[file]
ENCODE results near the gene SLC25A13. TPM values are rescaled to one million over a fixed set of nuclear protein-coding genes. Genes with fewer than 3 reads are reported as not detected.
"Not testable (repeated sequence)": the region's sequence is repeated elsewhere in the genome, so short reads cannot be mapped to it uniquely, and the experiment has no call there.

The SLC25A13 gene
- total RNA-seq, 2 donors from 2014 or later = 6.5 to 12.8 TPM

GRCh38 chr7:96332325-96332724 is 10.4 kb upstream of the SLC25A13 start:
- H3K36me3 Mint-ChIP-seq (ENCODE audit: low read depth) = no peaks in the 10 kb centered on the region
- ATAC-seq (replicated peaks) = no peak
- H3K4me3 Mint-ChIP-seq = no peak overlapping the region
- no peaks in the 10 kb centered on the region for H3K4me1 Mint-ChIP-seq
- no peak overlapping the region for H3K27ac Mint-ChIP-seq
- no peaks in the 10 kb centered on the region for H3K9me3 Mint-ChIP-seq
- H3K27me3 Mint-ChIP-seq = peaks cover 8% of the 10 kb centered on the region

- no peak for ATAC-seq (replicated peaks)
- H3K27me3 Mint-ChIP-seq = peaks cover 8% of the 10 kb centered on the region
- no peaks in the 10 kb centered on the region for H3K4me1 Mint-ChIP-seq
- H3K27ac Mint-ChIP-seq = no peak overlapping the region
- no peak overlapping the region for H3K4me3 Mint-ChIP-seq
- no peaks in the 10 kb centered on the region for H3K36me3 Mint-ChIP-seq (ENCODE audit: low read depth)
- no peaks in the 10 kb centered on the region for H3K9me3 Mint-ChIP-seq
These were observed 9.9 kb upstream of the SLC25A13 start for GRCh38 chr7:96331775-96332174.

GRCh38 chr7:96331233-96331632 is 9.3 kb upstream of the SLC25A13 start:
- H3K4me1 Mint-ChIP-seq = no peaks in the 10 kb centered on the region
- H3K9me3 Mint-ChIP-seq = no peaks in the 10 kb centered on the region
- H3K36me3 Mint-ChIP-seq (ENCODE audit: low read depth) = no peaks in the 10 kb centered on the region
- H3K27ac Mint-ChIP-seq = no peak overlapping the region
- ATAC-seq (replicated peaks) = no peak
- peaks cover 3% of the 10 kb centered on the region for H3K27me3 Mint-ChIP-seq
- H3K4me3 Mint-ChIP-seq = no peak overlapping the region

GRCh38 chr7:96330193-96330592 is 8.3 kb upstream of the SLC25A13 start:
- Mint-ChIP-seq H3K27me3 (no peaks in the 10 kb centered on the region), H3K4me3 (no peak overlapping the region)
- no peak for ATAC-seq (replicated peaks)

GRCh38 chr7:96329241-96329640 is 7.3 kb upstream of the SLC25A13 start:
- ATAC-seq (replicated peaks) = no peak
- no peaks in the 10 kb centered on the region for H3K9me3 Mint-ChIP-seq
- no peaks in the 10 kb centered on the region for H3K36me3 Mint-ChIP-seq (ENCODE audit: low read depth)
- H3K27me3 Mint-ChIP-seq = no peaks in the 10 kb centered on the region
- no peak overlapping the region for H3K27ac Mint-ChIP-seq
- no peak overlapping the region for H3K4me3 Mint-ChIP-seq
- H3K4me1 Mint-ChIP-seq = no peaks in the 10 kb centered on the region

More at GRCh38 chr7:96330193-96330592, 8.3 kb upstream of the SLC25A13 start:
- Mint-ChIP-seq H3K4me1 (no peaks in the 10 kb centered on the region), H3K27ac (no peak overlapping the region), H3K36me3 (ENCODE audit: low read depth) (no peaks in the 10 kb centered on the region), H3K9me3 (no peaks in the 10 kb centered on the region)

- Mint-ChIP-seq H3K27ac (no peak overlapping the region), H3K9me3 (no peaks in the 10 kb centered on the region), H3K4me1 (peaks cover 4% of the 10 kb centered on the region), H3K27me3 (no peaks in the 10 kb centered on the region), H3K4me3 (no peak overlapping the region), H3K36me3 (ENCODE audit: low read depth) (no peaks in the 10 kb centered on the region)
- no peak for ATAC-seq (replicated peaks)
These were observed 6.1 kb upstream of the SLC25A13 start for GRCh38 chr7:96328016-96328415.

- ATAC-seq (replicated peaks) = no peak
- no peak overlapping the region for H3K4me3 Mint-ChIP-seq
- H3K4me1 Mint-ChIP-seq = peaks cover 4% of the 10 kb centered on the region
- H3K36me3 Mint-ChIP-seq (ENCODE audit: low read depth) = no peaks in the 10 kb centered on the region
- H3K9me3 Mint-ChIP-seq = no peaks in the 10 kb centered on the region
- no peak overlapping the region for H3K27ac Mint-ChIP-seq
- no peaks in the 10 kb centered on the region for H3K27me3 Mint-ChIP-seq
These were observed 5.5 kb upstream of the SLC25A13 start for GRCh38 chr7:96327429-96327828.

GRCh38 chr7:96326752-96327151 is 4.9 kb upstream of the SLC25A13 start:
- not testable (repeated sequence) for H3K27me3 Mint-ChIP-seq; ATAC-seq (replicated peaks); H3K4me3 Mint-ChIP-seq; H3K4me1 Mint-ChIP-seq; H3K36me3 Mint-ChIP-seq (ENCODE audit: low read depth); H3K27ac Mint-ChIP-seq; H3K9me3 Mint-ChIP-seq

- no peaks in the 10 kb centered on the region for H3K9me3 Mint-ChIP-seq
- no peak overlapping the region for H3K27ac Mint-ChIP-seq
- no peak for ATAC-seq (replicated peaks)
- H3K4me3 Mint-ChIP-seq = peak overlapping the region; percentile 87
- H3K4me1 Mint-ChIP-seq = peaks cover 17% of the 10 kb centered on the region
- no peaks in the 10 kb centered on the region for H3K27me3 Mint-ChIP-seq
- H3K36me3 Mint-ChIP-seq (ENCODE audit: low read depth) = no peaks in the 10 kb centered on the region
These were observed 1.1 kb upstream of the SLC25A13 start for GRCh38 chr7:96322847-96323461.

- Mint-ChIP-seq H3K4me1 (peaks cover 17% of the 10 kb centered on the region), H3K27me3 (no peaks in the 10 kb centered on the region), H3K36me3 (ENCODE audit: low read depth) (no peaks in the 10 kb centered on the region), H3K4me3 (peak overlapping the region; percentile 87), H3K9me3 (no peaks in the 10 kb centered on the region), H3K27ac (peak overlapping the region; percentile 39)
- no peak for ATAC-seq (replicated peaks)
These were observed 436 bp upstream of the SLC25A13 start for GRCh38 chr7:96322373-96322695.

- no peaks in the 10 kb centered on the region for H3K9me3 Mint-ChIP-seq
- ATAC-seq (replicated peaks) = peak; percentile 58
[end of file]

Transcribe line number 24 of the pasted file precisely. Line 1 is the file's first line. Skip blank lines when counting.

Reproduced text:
- H3K36me3 Mint-ChIP-seq (ENCODE audit: low read depth) = no peaks in the 10 kb centered on the region